The MBTA acknowledged in court yesterday that its CharlieTicket system is vulnerable to fraud, validating a key finding of three MIT students who drew attention to the security problems as part of a class project.
The admission came during a hearing at which a federal judge lifted a 10-day order barring the students from talking about their findings and denied the MBTA’s request to keep them silent about the most sensitive parts of their research for five months.
[…] “I hope it gives people comfort that they can do security research . . . without fear that they’re going to be dragged into federal court and gagged,” said Cindy Cohn, legal director for the Electronic Frontier Foundation, which is representing the students.
Companies like IMS Health Inc., based in Norwalk, Conn., have built an industry around gathering prescription data and selling the information to pharmaceutical companies for millions of dollars each year. Pfizer Inc., Merck & Co. Inc., and nearly every other drug maker uses the data to identify which doctors are prescribing their drugs and which are prescribing the competition. When freebie-wielding salespeople show up at their offices, most doctors don’t know they’re being targeted based on their own prescribing habits.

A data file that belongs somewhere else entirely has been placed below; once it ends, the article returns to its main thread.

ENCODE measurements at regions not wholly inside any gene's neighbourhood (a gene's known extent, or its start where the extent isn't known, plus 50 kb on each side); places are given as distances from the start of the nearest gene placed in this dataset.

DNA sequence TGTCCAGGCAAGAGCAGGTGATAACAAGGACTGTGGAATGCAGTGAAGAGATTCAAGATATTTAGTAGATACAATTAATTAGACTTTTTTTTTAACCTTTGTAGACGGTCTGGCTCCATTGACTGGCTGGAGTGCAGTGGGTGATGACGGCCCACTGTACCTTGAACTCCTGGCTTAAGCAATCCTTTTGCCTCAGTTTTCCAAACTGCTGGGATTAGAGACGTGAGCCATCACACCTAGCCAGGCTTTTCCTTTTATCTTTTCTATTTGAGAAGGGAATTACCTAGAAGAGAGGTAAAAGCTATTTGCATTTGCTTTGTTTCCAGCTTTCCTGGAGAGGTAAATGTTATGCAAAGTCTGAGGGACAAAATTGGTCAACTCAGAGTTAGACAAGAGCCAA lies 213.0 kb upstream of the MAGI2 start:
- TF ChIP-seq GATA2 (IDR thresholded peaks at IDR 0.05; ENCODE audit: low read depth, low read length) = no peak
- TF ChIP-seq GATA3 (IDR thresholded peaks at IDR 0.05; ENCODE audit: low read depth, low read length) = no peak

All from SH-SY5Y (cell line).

But the political tide may be turning against IMS Health and competitors like Verispan, a unit of Surveillance Data Inc. After years of steady growth, they are fighting against laws in three New England states to keep prescribing information out of their hands.
Judges in Maine and New Hampshire have handed the companies early victories, declaring laws aimed at stopping the commercial use of prescription data unconstitutional. But an impending decision by the federal appeals court in Boston could overturn those actions and open the door to more restrictions nationwide.
Related headache for those who want to lean into the punch: California Licenses 2 Companies to Offer Gene Services